Hungary: Before the economic crisis in 2008 foreign currency loans became widespread in Hungary. Banks typically provided long-term loans in Euros or Swiss francs but repayable in forints. As a result of the crisis the forint became significantly weaker and at the same time loan providers started raising their interest rates and other fees. These circumstances placed an enormous burden on the population entailing serious dissatisfaction within society.
As a solution to the problem the legislator regulated the issue of exchange rate calculation and unilateral amendment of contracts in a new act. The new law nullifies some methods of exchange rate calculation with retroactive effect and presumes the unfairness (voidness) of contractual terms allowing unilateral increase of interest rates and other fees. This is causing serious problems primarily to loan provider financial institutions with foreign shareholders.
The act allows banks to initiate lawsuits against the state in which they can counter-prove the fairness of their unilaterally increased interest rates and other fees. In these proceedings much shorter deadlines apply in comparison to the general rule in court proceedings, while remedies available to the parties are also restricted. Besides, the new law also sets the conditions under which a contractual provision is deemed to be fair thereby reducing the discretionary power of the judiciary.
Some financial institutions have already declared that having finished proceedings in Hungary they plan to turn to international forums to enforce their rights. For this reason we briefly present what proceedings are available in these cases.
European Court of Human Rights
The European Court of Human Rights (ECtHR) is a court seated in Strasbourg, established to supervise observance of the Convention for the Protection of Human Rights and Fundamental Freedoms signed on 4 November 1950 in Rome. The ECtHR primarily examines whether a state party has infringed a right invoked that is incorporated in the Convention. One of the preconditions of the procedure is the full exhaustion of domestic remedies. The ECtHR procedure can be initiated both by natural persons and by legal entities. The ECtHR is entitled not only to establish infringement of Convention rights but also to afford just satisfaction to the injured party. One of the rights promulgated by the Convention that may be violated in the above cases is the right to fair trial due to the extremely short deadlines. (According to the Convention everyone is entitled to a court hearing within a reasonable time. In our view the requirement of reasonable time also applies to short deadlines.) On the other hand the right to an effective remedy may also be violated due to the restricted alternatives as to remedies in contrast to other judicial proceedings.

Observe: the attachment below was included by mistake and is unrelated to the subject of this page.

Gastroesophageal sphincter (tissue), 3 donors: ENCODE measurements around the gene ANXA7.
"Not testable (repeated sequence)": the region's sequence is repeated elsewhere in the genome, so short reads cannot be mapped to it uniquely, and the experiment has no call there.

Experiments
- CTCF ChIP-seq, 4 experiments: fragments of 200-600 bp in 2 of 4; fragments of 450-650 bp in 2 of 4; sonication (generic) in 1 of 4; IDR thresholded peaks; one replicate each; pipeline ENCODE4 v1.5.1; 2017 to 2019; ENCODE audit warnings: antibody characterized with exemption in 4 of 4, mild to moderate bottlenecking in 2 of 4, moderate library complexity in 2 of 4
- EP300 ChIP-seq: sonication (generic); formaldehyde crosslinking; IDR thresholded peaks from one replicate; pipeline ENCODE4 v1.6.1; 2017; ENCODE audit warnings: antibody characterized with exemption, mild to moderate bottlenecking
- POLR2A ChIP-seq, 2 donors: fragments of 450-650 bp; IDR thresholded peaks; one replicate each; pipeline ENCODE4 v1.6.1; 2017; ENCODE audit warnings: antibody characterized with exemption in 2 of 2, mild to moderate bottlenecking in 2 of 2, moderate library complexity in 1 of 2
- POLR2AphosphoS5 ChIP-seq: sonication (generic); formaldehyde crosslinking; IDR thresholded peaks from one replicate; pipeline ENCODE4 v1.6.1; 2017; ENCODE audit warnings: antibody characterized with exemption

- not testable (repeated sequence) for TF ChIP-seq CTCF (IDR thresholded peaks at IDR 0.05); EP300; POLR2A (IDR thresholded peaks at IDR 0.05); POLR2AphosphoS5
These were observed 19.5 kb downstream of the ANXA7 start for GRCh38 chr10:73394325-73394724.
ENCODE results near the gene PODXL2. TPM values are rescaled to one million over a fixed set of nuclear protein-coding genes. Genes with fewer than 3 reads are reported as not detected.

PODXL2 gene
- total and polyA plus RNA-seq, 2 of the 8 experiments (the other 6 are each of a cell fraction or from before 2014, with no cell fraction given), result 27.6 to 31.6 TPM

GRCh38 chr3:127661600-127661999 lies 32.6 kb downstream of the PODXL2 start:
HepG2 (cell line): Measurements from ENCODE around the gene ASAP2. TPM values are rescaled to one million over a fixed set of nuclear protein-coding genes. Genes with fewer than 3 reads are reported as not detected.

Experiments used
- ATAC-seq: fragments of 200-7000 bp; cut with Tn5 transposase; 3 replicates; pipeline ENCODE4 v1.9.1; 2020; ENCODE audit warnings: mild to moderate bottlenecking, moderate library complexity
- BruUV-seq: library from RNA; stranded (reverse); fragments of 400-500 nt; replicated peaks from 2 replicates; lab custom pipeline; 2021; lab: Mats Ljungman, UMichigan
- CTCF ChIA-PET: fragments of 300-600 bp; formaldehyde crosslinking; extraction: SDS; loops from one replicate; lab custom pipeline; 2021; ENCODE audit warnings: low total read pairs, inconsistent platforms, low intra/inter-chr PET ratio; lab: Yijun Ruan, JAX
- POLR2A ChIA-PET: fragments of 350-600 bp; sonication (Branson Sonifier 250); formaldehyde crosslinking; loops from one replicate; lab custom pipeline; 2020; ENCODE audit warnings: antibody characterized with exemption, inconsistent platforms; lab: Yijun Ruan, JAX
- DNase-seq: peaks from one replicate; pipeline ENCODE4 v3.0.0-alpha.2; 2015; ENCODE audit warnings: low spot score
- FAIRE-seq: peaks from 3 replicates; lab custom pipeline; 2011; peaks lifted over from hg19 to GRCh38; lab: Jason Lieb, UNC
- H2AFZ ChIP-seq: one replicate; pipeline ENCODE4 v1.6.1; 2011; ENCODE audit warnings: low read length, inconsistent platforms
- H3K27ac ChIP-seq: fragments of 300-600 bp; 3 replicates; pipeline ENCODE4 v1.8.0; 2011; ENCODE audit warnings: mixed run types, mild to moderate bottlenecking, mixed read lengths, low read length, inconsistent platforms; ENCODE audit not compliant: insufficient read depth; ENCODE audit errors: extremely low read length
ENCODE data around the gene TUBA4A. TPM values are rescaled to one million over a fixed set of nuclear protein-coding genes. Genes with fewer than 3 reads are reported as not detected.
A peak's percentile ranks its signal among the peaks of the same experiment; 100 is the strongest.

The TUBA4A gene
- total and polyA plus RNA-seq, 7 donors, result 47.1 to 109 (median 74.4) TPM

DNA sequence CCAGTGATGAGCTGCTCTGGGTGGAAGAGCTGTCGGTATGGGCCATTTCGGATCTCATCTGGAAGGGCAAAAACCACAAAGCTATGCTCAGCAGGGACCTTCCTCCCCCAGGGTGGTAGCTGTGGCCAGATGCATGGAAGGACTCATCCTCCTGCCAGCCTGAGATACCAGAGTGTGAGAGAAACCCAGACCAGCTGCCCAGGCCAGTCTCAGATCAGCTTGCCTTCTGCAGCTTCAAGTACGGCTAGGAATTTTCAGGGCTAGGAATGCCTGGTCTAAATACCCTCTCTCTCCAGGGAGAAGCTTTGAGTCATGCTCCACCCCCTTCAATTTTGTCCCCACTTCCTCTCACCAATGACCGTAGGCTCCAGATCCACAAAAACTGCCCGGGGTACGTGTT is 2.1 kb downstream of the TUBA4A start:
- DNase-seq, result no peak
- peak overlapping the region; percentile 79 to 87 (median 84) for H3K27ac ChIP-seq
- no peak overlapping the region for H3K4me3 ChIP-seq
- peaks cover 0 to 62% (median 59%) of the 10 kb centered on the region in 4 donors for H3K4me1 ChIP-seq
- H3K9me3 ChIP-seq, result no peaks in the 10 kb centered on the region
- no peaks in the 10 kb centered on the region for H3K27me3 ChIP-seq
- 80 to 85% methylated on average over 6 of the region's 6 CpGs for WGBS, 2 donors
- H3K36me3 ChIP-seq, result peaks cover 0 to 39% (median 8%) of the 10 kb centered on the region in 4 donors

The Court of Justice of the European Union (ECJ)
The ECJ seated in Luxembourg is the main judicial organ of the European Union. One of its tasks is to interpret the law of the European Union with binding effect. In its preliminary ruling procedure it can establish if Hungarian law complies with the law of the European Union. Therefore the banks affected may ask the court within the framework of the procedure to establish that the new law violates the provision on prohibition of discrimination articulated by the Treaty on the Functioning of the European Union considering that the banks involved are mainly Hungarian subsidiaries of foreign parent companies. The principle of legal certainty may also be infringed due to the legislation operating with retroactive effect.
Agreements on investment protection
Hungary has concluded a number of agreements on investment protection protecting foreign investors from the state of investment e.g. against expropriation or discriminatory treatment. Consequently, the banks involved can also turn to arbitration courts invoking infringement of the prohibition of discrimination on the basis of bilateral agreements signed by Hungary.